In fact, I'm getting a lot closer to just saying that Decl syntax and Markdown are sort of the same thing. And so I want to come up with a parsing language for two-dimensional text that is not a grammar built for one-dimensional sentences. Or at least is only partly a one-dimensional grammar.

Along the way, I hope to start looking at some naturally two-dimensional text items:
  • Diagrams
  • Musical scores
  • Other timing diagrams
  • Workflow charts, GANNT charts, etc.
  • Page layouts and screen layouts for forms, buttons, etc.
And all that could be directly supported by at least part of the parser. Using indentation and block rules, we can do a "terraced scan", as it were, identifying blocks first and then drilling into them to identify more details.

The combination of Markdown with the Decl parser and interpreter, moreover, gives me a very natural way to implement literate programming tools in a way that finally makes sense to me.

I think this is going to be very fruitful.

Friday, January 17, 2014

Binary formats: PE presentation by the guy that did that PE poster

Excellent (if quite dense) slide show about the PE format and doing surprising things with it. Here is his Google code site.

Binary data structure construction is another kind of templating, and unboiling a data file should be pretty much equivalent to unboiling text. A form of exegesis, in other words.  Just a thought.

Monday, January 13, 2014

Name explorer

This has to be one of the neatest data explorers Í've ever seen: popularity of names by year in the United States. (And a fantastic HuffPost article about it.)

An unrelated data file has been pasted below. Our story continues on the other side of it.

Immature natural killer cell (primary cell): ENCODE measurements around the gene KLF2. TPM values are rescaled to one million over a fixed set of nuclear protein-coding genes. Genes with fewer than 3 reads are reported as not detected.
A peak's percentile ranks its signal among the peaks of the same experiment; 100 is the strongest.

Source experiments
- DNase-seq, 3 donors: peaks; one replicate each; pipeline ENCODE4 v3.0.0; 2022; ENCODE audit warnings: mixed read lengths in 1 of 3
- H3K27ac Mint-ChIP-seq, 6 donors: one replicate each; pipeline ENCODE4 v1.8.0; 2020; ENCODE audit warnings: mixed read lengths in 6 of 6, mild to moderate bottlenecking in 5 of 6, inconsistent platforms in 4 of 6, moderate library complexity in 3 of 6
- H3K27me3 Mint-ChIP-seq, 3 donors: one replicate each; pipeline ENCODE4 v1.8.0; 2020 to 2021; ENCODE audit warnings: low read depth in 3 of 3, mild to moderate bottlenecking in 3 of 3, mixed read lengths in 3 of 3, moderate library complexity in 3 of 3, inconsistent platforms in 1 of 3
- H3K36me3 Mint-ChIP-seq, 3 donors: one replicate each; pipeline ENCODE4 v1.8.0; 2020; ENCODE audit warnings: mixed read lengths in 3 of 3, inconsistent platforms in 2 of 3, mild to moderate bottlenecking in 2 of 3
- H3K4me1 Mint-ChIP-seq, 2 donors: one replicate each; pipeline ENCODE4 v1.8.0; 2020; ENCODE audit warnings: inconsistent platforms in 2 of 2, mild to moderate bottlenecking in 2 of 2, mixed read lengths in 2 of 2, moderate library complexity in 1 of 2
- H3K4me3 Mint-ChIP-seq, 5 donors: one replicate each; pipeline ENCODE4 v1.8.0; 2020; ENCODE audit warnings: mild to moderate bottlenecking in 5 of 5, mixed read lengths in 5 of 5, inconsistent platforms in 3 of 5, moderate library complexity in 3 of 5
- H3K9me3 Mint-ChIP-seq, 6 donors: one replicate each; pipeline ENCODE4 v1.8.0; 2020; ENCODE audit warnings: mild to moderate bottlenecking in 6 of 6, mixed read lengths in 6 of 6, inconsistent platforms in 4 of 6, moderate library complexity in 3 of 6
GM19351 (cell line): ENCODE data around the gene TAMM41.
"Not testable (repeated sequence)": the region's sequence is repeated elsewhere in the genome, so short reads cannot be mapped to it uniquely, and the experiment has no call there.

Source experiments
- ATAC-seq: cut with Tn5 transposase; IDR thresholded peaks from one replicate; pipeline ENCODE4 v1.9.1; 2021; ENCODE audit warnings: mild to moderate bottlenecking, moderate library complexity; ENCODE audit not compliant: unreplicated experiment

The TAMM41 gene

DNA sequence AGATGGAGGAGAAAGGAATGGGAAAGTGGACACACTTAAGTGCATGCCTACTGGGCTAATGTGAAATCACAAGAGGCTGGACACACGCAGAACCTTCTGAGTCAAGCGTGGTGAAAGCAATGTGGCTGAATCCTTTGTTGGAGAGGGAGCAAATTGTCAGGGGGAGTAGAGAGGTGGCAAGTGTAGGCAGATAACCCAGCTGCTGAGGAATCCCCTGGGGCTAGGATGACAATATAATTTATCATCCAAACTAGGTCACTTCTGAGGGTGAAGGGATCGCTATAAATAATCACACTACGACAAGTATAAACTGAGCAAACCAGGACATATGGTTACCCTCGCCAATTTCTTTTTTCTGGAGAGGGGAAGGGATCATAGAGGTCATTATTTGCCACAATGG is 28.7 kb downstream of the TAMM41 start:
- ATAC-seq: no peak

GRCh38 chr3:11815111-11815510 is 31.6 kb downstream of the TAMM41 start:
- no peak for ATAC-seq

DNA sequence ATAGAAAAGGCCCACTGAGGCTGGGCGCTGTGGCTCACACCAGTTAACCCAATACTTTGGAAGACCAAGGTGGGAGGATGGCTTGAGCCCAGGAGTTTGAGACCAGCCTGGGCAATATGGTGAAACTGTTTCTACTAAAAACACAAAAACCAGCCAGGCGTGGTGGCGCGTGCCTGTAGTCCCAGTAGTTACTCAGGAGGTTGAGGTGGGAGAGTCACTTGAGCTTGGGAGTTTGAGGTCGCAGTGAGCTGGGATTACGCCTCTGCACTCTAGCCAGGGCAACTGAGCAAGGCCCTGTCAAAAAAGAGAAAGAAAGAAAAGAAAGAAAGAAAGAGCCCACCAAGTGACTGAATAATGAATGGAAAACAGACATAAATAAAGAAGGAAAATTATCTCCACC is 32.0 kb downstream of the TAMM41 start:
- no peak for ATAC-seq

Sunday, January 12, 2014


So OK, what about boilerplate?  (Again...)

First, there are a number of modules in CPAN that produce boilerplate of various description, the first being naturally Module::Starter, which I use on a weekly basis. Its structure is surprisingly straightforward, but that's just another way of saying that it is expressing things in Perl that (in my opinion) could better be expressed in a specific boilerplate DSL.

There are others, such as Module::Starter::PBP by Damien Conway, based on "Perl Best Practices". Drupal::Module::Start. A Padre plugin (I did not know this until just now). There's Test::STDmaker, which takes Perl test output and puts it into a boilerplated document to conform to military purchasing standards. HTML::HTML5::Builder, which "erects scaffolding" for Web apps. Even WWW::Mechanize::Boilerplate, which I really would like to look at more closely.

In other words, CPAN contains a lot of knowledge about boilerplate, both Perl-specific and otherwise. (Another reason for a survey, yeah?) But what occurs to me is that I don't just want to look at boilerplate generation. I also want to explore boilerplate degeneration, as it were - extraction of higher-level information from a given text based on recognition and abstraction of boilerplate. This is just phrase-based parsing writ large, using more complex lexical entities, but I think it would be - well. It's a lot of what I expect an exegesis to be, to be honest; an abstract "understanding" of syntactic forms.

So there is actually a boilerplate extractor on CPAN, Text::Identify::Boilerplate, which, given a set of files, will do a line-by-line diff and extract the boilerplate. That's pretty slick!

But first, I propose Text::Boiler, which will take some kind of declarative boilerplate description and build that. Then Text::Unboiler, which will undo boilerplate (perhaps with overrides for changes to the boilerplate itself) and return to you the original record used to create the final files.